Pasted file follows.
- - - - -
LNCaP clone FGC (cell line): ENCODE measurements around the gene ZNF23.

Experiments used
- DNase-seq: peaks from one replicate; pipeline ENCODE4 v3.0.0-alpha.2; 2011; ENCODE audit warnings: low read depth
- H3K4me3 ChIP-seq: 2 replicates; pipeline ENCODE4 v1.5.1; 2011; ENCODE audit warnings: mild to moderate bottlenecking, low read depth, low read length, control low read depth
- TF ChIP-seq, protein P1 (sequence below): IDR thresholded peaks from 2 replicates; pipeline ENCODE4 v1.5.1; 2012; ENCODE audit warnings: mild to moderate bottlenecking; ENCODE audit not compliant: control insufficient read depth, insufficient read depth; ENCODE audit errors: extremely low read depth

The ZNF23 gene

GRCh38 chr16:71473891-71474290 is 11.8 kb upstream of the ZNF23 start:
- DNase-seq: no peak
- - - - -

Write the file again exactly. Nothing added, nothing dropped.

LNCaP clone FGC (cell line): ENCODE measurements around the gene ZNF23.

Experiments used
- DNase-seq: peaks from one replicate; pipeline ENCODE4 v3.0.0-alpha.2; 2011; ENCODE audit warnings: low read depth
- H3K4me3 ChIP-seq: 2 replicates; pipeline ENCODE4 v1.5.1; 2011; ENCODE audit warnings: mild to moderate bottlenecking, low read depth, low read length, control low read depth
- TF ChIP-seq, protein P1 (sequence below): IDR thresholded peaks from 2 replicates; pipeline ENCODE4 v1.5.1; 2012; ENCODE audit warnings: mild to moderate bottlenecking; ENCODE audit not compliant: control insufficient read depth, insufficient read depth; ENCODE audit errors: extremely low read depth

The ZNF23 gene

GRCh38 chr16:71473891-71474290 is 11.8 kb upstream of the ZNF23 start:
- DNase-seq: no peak